Co-operation has improved over the current biennium through the establishment of the interdisciplinary project on coastal regions and small islands, and that on cities. Moreover, the Chairpersons note with satisfaction that the system of Focal Points introduced by the Director-General has demonstrated its usefulness. This system facilitates a co-ordinated contribution by UNESCO to the implementation of Agenda 21 and the UNCED-related conventions, and global and regional plans of action. Dialogue and joint activities among the National Committees or Focal Points of the five undertakings within individual countries continues to be the exception rather than the rule. The Chairpersons call upon the National Committees to organize during the next biennium at least one joint event, for example, a joint meeting of the Chairpersons of the National Committees or Focal Points, to be convened by the respective National Commissions for UNESCO.
Conclusions and recommendations
In addition to agreeing that UNESCO, with its breadth of responsibilities, should use its social and natural science programmes in concert with its other sectors and programmes to address the important issues in environment and sustainable development, the Chairpersons have drawn a number of conclusions during the meeting that serve as a basis for the following recommendations:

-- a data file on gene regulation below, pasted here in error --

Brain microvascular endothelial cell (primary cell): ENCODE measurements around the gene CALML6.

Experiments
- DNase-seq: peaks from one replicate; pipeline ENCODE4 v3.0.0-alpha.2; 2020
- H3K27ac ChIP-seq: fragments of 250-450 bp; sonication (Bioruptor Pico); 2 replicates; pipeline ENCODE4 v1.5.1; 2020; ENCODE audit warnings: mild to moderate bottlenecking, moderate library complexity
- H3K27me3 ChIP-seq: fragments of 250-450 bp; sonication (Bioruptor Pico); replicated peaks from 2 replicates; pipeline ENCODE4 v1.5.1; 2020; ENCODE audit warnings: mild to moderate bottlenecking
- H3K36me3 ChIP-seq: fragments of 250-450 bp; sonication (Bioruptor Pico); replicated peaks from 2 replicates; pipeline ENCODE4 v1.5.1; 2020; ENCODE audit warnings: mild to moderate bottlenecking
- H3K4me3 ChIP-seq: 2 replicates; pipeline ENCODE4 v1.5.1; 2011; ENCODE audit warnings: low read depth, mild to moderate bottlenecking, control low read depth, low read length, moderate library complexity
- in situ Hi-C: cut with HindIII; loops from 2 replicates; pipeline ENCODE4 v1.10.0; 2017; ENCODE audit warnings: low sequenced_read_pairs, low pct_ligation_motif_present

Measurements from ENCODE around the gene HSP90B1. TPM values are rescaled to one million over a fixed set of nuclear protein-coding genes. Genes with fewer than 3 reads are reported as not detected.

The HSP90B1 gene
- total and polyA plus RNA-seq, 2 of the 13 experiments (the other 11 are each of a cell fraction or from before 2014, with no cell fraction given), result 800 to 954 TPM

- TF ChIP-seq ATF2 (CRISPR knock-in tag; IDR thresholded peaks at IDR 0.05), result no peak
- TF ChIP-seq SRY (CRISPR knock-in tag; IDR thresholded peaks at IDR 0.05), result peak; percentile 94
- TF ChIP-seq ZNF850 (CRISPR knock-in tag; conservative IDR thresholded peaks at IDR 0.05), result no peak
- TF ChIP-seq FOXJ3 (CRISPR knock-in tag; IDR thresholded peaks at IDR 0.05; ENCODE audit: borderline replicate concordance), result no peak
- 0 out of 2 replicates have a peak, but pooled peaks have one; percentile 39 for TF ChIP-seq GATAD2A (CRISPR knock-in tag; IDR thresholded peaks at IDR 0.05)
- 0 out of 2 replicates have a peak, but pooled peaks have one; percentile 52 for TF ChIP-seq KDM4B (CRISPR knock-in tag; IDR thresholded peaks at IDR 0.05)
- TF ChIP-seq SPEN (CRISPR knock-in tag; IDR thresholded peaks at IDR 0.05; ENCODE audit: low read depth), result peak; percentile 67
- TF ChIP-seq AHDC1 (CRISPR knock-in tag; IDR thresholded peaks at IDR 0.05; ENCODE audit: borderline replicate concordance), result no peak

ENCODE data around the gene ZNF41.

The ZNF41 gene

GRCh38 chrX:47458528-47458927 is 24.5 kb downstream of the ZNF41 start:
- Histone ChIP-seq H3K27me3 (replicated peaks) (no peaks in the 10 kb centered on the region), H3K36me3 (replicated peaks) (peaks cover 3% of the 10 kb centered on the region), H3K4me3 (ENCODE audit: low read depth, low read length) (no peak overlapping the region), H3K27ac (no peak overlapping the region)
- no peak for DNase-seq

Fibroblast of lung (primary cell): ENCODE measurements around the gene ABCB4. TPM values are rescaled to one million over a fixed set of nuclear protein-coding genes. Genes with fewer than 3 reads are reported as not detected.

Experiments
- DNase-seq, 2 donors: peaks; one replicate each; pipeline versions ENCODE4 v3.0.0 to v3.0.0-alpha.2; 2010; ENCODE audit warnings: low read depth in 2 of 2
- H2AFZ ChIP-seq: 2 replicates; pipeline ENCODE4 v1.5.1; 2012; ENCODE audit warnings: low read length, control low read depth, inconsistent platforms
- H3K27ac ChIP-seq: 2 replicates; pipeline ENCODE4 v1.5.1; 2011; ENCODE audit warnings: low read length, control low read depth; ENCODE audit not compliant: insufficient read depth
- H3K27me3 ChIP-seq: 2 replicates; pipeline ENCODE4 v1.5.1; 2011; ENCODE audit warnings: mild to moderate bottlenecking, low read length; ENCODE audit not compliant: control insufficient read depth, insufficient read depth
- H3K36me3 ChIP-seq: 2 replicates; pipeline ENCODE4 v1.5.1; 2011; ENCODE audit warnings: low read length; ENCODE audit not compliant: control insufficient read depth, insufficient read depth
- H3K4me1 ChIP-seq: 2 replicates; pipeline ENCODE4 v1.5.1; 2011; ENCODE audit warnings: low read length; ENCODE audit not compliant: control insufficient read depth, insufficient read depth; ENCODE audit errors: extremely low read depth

- continued full support is to be extended to the two ongoing cross-sectoral projects on coastal management and small islands, and on cities. Resolving the problems of coastal zone management and urbanization requires an integrated approach involving the relevant scientific disciplines and the other fields of UNESCOs competence;
- UNESCOs scientific undertakings play a key role in the intellectual and scientific support for the implementation of the conventions on biological diversity, desertification and climate change. The co-operative and co-ordinated approach when dealing with these three conventions should be reinforced, including inter-agency co-operation;
- IGCP, IHP, IOC, MAB and MOST will provide strong scientific input to the International Decade for Natural Disaster Reduction (IDNDR, 1990-2000) in its final phase and to national-level activities aimed at improving disaster preparedness;
- continued full support is to be extended for the development of the Global Ocean Observing System (GOOS), Global Terrestrial Observing System (GTOS) and Global Climate Observing System (GCOS) as well as for the elaboration of an integrated framework and close co-operation among these three observing systems;
- sustainability as a unifying concept and methodological tool must be further explored, with a view to enhancing its role in co-operation between the natural and social sciences.